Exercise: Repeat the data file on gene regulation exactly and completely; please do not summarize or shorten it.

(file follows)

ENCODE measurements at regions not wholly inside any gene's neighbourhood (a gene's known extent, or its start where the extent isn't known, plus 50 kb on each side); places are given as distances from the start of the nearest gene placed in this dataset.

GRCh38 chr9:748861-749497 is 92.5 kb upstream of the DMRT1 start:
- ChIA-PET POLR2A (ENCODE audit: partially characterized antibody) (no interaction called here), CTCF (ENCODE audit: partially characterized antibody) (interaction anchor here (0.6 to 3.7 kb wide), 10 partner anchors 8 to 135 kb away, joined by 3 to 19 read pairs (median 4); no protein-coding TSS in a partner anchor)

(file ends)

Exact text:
ENCODE measurements at regions not wholly inside any gene's neighbourhood (a gene's known extent, or its start where the extent isn't known, plus 50 kb on each side); places are given as distances from the start of the nearest gene placed in this dataset.

GRCh38 chr9:748861-749497 is 92.5 kb upstream of the DMRT1 start:
- ChIA-PET POLR2A (ENCODE audit: partially characterized antibody) (no interaction called here), CTCF (ENCODE audit: partially characterized antibody) (interaction anchor here (0.6 to 3.7 kb wide), 10 partner anchors 8 to 135 kb away, joined by 3 to 19 read pairs (median 4); no protein-coding TSS in a partner anchor)